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Small v. Tucker

New Jersey Superior Court, Chancery Division

Decided: June 3, 1960.


Drenk, J.c.c. (temporarily assigned).


[61 NJSuper Page 554]

This is an action for the partition of certain lands and premises and seeking an accounting for rent since the death of last life tenant; and a counterclaim.

Having heard testimony and considered the arguments and memoranda of the respective attorneys, there appears to me to be two principal questions to be determined by the court:

1. Determination of the fractional interest of the parties in question.

2. What is the fractional interest of the plaintiffs and whether or not it extends to the improvements or is in the lands alone.

Each question will be considered separately.


It appears that the property in question was once an unimproved farm or country estate, formerly owned by Robert J. Dalton, who died January 10, 1899, and located in Goose Neck, Monmouth County, New Jersey.

The provisions of the will of Mr. Dalton, as to the property in question, give rise to the question now being considered. That part which deals directly with the property in question reads as follows:

[61 NJSuper Page 555]

"I also give, devise and bequeath jointly share and share alike to my daughters Rosamund and Mary Ella my farm or messuage situated at Goose Neck, Monmouth County and State of New Jersey, together with all furniture, plate, horses, wagons and everything belonging to me situated thereon and to their lawful issue, providing however should either die before or without legal issue then the whole of the real estate before mentioned or the share of the one dying, I give, bequeath and devise to my sons Leon and William Dalton and to their issue share and share alike as to and meaning the property situated in Jersey City, Hudson County; the property in Monmouth County at Goose Neck, in case of death of either daughter with or without Legal issue (the aforesaid share mentioned) to my son Leon Dalton, I give, devise and bequeath in case of death of both daughters, he the said Leon Dalton to take the whole of the property aforementioned situated at Goose Neck, Monmouth County and State of New Jersey."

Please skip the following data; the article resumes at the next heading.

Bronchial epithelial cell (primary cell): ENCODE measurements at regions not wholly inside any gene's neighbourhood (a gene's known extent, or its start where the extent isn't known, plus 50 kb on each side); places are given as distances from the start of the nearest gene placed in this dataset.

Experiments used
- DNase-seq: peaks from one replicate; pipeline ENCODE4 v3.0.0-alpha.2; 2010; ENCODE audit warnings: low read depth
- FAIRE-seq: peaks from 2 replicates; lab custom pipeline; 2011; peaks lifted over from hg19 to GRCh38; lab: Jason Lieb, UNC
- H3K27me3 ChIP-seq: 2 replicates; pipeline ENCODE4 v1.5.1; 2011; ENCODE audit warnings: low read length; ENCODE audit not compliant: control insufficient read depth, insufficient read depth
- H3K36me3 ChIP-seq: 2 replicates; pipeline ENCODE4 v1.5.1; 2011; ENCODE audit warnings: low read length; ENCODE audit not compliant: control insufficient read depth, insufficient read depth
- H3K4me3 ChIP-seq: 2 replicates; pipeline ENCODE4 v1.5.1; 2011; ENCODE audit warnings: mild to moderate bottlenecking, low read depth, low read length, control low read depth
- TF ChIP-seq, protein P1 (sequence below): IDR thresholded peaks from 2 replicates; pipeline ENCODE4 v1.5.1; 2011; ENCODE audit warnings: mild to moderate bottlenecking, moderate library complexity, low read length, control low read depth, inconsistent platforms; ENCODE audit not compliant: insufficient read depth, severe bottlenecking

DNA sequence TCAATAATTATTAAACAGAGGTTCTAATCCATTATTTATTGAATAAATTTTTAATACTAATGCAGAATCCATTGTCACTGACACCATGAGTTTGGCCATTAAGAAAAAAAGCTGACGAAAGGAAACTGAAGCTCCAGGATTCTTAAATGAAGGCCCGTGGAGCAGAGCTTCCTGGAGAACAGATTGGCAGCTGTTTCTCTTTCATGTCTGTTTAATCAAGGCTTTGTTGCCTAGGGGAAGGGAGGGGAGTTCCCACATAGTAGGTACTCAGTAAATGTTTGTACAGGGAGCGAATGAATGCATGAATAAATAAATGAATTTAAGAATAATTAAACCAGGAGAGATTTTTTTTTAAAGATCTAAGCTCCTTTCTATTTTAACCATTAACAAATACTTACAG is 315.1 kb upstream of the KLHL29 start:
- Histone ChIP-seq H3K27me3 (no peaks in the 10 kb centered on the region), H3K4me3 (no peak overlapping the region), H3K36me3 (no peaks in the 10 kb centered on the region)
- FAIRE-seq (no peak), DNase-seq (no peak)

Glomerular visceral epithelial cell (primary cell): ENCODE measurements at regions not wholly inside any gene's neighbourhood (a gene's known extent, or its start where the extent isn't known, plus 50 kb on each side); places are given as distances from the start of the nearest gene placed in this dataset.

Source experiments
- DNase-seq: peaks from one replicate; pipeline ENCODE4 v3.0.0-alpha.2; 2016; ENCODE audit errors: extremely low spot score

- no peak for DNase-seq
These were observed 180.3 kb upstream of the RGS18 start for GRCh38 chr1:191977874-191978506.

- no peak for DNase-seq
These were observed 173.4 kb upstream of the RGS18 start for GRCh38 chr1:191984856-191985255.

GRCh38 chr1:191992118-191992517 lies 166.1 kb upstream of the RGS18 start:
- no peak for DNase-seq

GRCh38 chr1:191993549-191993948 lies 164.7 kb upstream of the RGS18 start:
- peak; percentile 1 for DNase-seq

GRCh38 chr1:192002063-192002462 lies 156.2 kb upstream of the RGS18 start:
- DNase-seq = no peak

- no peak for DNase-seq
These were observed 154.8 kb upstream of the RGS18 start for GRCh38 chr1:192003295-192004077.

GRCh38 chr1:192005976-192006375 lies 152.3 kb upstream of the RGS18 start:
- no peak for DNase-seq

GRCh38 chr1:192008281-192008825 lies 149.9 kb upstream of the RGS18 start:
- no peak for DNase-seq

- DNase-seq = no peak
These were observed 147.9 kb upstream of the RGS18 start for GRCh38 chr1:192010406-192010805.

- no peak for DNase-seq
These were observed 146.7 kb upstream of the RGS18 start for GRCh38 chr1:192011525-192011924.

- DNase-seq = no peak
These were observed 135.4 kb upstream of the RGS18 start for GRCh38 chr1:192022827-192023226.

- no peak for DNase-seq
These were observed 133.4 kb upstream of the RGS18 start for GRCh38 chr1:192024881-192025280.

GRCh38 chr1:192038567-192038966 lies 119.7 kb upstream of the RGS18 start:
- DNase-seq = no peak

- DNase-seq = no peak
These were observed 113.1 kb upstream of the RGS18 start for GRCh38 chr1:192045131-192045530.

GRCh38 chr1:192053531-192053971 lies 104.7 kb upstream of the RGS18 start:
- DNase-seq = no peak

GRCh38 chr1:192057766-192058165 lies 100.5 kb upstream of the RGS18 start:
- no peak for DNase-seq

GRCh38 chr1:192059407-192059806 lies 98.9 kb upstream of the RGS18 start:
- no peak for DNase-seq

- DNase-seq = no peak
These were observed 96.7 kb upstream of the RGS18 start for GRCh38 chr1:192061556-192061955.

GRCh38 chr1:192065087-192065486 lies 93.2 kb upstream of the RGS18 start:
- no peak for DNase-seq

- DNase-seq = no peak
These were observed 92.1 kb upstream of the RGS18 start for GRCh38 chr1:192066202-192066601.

To paraphrase the above, it appears that the will of the testator, Dalton: (1) devised and bequeathed to his two daughters the property in question and to their lawful issue; (2) provided that his son Leon should take the interest of Rosamund or Mary Ella in said premises should either of them die with or without legal issue; (3) provided that should both daughters die without issue, in that event the entire premises in question was devised to Leon.

By reason of the uncertainty generated by the wording of the will of the testator, it was found necessary to have the will interpreted by the then Court of Chancery, Content v. Dalton , 121 N.J. Eq. 391 (1937), and by the then Court of Errors and Appeals, Content v. Dalton , 122 N.J. Eq. 425 (1937). Said courts determined that a fee tail vested in Rosamund and Mary Ella which, by operation of the statute of descent, C.S. 1921, paragraph 11, was changed to a life estate in the two daughters of the testator with vested remainder in their children.